My Gifted Kids with Down SyndromeEliana Tardio
I’m sure your eyes popped a little when you saw this title. “Really? Let me check on this. Can this happen?” I say yes, and let me tell you how I came to this conclusion.
Having two kids with Down syndrome is not really all that different from having “typical” kids. The only times I realize they have that extra stuff to deal with is at IEP meetings, when I hear and say “Down syndrome” a thousand times. The rest of the time, I’m fine. It’s not that I don’t think about Down syndrome; I spend a lot of time writing about raising kids with Down syndrome. But when I write about Down syndrome here, I’m talking about their eyes, their smiles. I don’t mean to put special emphasis on that extra chromosome. It’s just a part of our lives and will always be; but really, it doesn’t deserve much attention. Chromosome 21 is no big deal.
So my talking about Down syndrome is just a way to call the attention to other families that have found as well that their kid has that extra chromosome. It’s not about labeling or pointing out their differences, but about creating community and identifying our warriors around the world.
But let’s get back to a more topic, my gifted kids with Down syndrome.
When I first started writing about Down syndrome, my stories were filled with melancholy. I have always been happy and proud of my kids, but adapting to an unknown guest is sometimes tough. So if you look back on my writing you’ll see my evolution as a mother and as human being. In the pursuit of happiness while raising two kids with special needs, I jumped into a second stage of obsession—for finding answers and creating changes. That’s why the second phase of my writing is filled with information. Those were the years when I devoured books and became a family resource specialist. My eyes were wide open all the time, looking for similarities, opportunities and information to process.
But a couple of years ago, I went back to my real self. I’m not the perfect mother, nor am I the evolved human being that always manages to smile amid stress and difficult situations. Sometimes I yell, get mad and feel depressed. But most of the time when I’m feeling that life is far less than perfect, I take the time to pause and admire my kids. They are my real inspiration. It’s not Down syndrome that makes them unique, but their personal power to transform their limitations into gifts. You need to be gifted in order for people to see you first, and that extra chromosome second.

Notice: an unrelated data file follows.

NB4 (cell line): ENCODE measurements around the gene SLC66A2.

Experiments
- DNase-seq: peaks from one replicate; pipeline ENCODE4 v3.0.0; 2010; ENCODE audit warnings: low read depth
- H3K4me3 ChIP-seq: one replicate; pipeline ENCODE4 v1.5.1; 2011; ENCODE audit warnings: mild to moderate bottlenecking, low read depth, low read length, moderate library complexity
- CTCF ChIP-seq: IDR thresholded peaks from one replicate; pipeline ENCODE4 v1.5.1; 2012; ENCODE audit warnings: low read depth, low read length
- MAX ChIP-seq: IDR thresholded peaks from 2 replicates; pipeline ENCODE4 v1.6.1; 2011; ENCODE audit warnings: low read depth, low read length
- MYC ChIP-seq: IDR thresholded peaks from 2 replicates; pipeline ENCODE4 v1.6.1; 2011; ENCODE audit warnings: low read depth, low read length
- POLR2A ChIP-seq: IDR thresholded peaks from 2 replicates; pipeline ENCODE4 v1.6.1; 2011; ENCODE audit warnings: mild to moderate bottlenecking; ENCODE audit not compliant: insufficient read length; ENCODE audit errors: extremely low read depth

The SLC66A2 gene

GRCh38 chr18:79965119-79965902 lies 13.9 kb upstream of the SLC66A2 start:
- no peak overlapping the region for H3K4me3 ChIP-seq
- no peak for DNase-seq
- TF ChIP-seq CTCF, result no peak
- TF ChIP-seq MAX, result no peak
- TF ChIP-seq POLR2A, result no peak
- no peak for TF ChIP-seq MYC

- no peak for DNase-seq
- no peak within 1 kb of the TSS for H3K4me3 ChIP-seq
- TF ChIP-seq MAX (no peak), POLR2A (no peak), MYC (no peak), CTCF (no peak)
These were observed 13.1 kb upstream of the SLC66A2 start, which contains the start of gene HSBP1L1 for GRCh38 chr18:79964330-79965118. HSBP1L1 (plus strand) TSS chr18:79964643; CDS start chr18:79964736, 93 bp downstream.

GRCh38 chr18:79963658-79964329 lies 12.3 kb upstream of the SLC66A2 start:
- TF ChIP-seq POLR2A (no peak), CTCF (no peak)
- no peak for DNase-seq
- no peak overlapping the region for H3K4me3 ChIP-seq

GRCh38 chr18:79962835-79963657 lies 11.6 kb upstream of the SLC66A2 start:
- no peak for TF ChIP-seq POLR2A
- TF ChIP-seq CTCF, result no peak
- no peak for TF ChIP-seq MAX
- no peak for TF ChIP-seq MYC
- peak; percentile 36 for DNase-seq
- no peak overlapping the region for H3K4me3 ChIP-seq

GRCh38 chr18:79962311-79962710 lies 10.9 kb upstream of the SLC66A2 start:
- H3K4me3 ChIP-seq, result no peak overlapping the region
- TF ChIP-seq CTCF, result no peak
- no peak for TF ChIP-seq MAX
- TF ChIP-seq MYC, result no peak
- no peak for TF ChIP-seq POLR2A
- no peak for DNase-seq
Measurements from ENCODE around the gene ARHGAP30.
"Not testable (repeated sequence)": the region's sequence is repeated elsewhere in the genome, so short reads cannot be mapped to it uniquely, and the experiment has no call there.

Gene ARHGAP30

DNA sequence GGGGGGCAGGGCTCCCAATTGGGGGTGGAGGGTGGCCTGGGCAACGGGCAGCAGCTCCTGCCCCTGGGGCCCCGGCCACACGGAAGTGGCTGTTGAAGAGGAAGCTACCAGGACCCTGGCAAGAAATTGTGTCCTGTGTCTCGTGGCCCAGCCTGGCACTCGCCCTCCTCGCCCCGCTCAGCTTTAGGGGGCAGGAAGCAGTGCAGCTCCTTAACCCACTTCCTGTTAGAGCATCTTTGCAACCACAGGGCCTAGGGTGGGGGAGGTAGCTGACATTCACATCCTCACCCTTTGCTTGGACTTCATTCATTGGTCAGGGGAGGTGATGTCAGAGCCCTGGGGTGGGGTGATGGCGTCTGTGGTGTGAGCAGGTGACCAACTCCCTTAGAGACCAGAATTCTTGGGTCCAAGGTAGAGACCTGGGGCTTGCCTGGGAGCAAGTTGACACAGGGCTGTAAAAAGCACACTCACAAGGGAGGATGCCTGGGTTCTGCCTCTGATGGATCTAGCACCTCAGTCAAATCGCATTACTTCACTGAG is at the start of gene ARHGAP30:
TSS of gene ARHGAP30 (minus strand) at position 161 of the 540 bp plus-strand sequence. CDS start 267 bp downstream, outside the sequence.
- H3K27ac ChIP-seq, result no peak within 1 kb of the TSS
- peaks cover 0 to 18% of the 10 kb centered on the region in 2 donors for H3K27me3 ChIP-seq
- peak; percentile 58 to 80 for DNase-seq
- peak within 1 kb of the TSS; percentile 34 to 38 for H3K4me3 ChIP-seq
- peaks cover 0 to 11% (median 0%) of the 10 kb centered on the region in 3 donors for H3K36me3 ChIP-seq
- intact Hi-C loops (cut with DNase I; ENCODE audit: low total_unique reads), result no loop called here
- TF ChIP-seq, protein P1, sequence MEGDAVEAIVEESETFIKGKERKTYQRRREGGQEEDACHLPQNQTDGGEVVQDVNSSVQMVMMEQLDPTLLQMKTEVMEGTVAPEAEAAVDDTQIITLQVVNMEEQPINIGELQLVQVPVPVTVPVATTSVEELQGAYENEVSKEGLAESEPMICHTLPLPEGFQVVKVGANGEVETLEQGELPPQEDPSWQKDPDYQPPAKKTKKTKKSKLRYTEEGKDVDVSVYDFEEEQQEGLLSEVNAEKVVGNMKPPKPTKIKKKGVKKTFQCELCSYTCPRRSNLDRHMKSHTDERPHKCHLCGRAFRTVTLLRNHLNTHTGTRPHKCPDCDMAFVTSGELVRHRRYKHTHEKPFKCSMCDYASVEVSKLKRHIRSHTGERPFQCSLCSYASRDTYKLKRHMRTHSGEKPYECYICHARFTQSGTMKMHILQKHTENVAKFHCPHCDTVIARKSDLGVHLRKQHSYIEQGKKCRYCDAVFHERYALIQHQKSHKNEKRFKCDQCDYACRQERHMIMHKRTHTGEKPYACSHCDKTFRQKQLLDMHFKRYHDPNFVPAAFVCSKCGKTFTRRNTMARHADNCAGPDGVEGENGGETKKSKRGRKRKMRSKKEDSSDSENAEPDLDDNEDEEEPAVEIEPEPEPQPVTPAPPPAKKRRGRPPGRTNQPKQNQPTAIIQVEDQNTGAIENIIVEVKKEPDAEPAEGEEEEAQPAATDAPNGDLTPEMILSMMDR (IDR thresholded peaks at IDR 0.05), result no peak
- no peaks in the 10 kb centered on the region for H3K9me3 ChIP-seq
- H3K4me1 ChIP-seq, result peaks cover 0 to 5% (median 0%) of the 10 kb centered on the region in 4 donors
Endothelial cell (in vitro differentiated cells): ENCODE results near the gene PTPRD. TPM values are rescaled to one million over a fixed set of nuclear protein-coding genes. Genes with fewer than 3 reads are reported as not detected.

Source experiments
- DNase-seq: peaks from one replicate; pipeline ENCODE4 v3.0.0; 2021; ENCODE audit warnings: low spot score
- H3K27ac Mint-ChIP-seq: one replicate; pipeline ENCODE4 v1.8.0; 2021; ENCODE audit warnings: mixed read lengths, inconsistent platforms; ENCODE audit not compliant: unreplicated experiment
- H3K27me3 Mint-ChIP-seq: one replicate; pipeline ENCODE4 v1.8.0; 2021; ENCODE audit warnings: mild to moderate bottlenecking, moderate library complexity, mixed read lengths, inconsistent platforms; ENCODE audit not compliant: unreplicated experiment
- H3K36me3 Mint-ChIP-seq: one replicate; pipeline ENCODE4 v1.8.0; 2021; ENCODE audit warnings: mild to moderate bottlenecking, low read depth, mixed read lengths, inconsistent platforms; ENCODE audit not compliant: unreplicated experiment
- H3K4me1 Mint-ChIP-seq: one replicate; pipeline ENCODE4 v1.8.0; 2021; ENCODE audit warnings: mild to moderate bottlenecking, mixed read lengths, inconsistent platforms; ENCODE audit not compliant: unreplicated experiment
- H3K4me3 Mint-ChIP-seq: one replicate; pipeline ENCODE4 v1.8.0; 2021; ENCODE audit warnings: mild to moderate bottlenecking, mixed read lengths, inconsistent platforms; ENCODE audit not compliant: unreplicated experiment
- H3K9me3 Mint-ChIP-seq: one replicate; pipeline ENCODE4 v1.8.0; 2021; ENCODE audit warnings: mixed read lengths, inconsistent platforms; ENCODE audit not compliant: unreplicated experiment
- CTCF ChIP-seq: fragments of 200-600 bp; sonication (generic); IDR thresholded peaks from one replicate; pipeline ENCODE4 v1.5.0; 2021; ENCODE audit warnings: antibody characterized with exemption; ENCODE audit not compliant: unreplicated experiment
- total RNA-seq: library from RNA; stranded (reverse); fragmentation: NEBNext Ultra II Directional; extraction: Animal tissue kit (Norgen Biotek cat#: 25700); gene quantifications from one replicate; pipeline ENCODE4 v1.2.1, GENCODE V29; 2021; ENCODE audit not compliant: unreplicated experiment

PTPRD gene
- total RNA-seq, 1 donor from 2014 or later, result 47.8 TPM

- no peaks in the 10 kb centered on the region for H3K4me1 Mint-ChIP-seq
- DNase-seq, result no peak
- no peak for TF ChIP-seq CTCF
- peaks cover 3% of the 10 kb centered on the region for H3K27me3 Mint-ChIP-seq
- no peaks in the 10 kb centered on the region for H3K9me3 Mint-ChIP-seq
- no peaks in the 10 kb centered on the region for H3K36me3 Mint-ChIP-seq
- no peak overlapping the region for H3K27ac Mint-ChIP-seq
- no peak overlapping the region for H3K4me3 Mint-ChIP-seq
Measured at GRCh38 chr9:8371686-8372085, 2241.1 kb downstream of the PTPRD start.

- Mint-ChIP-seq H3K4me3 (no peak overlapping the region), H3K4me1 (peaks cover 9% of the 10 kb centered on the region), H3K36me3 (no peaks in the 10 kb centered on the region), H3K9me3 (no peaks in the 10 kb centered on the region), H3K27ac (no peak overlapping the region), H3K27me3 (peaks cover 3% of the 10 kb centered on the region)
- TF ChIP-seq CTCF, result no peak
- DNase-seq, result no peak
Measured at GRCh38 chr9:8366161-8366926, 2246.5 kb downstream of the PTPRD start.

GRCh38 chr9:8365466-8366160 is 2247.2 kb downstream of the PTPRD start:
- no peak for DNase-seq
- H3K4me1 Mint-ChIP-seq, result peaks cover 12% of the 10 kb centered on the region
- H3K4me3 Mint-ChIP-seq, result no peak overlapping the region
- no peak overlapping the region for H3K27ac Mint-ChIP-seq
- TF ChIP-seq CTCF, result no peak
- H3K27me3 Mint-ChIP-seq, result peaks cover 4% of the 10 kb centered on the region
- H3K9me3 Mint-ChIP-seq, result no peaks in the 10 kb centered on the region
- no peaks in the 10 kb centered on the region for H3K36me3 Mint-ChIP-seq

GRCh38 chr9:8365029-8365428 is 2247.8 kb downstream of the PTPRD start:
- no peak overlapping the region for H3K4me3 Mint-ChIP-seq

Last Sunday morning, I waited for Ayelen to wake up so we could go pick up some medication for Emir, who has been sick recently. First, she woke up and asked me to fix her hair. I did it. I was ready to dress her up for going out when she said she wanted to keep her pajamas on. Oh well, it was Sunday. So I said, “Okay, let’s do it your way.”
When we hit pharmacy, she ran to the door and did a pose at the entrance, holding her arms up. “What are you doing?” I asked her. “The doors open for me,” she replied. “Ayelen, the doors open for everyone, it’s an automatic door.” She didn’t believe me. You need to be gifted to find magic in such simple and common stuff. I’ve opened thousands of doors in nearly 35 years, and yet I’d never realized it. If that isn’t self-esteem, what else is?
Walking around the store in her pajamas was a constant opportunity to get attention and compliments from her audience. In her mind, those people were not at the drugstore because they needed medication or sundries; they were her fans, there to admire her Mini Mouse nightgown. Diva poses, a great attitude and lot of pride makes her special. Yup, she’s gifted, I thought.
We kept walking and as usual, Emir was greeting everyone he saw with his incomparable “Hi you,” and that big, sweet smile. He’s a star and a PR guy. What more joy could I ask for? Emir meets a lot of people is immersed in their own dramas until they hear his voice saying, “Hi you.” They’re surprised at first, but then always happy and thankful for his greeting and smile. He’s gifted too, I thought. Who else could be so sweet and innocent and share so much love with such a simple attitude?
On our way to the counter he stopped twice, once to pet a doggie and once to smile at a baby. He is always busy giving his best. Most people don’t find the time to appreciate the world around them, but Emir does. That’s why he’s gifted.
And yes, I’m gifted too! I’m gifted to have such a perfect balance of personality and sweetness in my children. There’s no genetic test to diagnose perfection, and really, who needs one?
“Everyone is gifted – but some people never open their package” Wolfgang Riebe